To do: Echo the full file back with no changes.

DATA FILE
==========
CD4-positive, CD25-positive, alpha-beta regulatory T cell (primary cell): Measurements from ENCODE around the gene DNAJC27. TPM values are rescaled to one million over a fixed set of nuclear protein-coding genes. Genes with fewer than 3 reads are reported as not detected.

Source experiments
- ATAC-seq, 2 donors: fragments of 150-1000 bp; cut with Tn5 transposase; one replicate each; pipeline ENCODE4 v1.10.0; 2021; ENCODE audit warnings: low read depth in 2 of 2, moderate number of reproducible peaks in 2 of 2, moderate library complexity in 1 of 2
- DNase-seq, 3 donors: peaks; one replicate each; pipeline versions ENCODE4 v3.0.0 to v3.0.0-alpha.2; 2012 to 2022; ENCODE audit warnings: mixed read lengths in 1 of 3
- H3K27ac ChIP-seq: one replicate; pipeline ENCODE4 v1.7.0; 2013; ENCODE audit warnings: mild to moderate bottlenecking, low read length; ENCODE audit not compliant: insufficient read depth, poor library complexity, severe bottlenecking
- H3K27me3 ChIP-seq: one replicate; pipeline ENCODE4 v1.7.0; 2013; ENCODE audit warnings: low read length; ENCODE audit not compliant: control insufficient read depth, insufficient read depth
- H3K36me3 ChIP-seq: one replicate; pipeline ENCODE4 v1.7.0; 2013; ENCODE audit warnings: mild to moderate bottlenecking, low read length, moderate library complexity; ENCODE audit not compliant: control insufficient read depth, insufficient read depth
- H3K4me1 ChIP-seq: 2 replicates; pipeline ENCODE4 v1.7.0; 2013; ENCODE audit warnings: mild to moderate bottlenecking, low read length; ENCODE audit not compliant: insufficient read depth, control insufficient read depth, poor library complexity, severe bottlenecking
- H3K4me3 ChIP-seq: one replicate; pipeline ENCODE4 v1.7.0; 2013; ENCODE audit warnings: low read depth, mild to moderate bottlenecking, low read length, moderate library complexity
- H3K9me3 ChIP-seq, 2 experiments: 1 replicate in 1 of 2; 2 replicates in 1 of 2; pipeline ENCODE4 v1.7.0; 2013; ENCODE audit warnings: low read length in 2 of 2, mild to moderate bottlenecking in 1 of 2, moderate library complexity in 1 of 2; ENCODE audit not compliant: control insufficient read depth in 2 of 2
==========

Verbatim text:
CD4-positive, CD25-positive, alpha-beta regulatory T cell (primary cell): Measurements from ENCODE around the gene DNAJC27. TPM values are rescaled to one million over a fixed set of nuclear protein-coding genes. Genes with fewer than 3 reads are reported as not detected.

Source experiments
- ATAC-seq, 2 donors: fragments of 150-1000 bp; cut with Tn5 transposase; one replicate each; pipeline ENCODE4 v1.10.0; 2021; ENCODE audit warnings: low read depth in 2 of 2, moderate number of reproducible peaks in 2 of 2, moderate library complexity in 1 of 2
- DNase-seq, 3 donors: peaks; one replicate each; pipeline versions ENCODE4 v3.0.0 to v3.0.0-alpha.2; 2012 to 2022; ENCODE audit warnings: mixed read lengths in 1 of 3
- H3K27ac ChIP-seq: one replicate; pipeline ENCODE4 v1.7.0; 2013; ENCODE audit warnings: mild to moderate bottlenecking, low read length; ENCODE audit not compliant: insufficient read depth, poor library complexity, severe bottlenecking
- H3K27me3 ChIP-seq: one replicate; pipeline ENCODE4 v1.7.0; 2013; ENCODE audit warnings: low read length; ENCODE audit not compliant: control insufficient read depth, insufficient read depth
- H3K36me3 ChIP-seq: one replicate; pipeline ENCODE4 v1.7.0; 2013; ENCODE audit warnings: mild to moderate bottlenecking, low read length, moderate library complexity; ENCODE audit not compliant: control insufficient read depth, insufficient read depth
- H3K4me1 ChIP-seq: 2 replicates; pipeline ENCODE4 v1.7.0; 2013; ENCODE audit warnings: mild to moderate bottlenecking, low read length; ENCODE audit not compliant: insufficient read depth, control insufficient read depth, poor library complexity, severe bottlenecking
- H3K4me3 ChIP-seq: one replicate; pipeline ENCODE4 v1.7.0; 2013; ENCODE audit warnings: low read depth, mild to moderate bottlenecking, low read length, moderate library complexity
- H3K9me3 ChIP-seq, 2 experiments: 1 replicate in 1 of 2; 2 replicates in 1 of 2; pipeline ENCODE4 v1.7.0; 2013; ENCODE audit warnings: low read length in 2 of 2, mild to moderate bottlenecking in 1 of 2, moderate library complexity in 1 of 2; ENCODE audit not compliant: control insufficient read depth in 2 of 2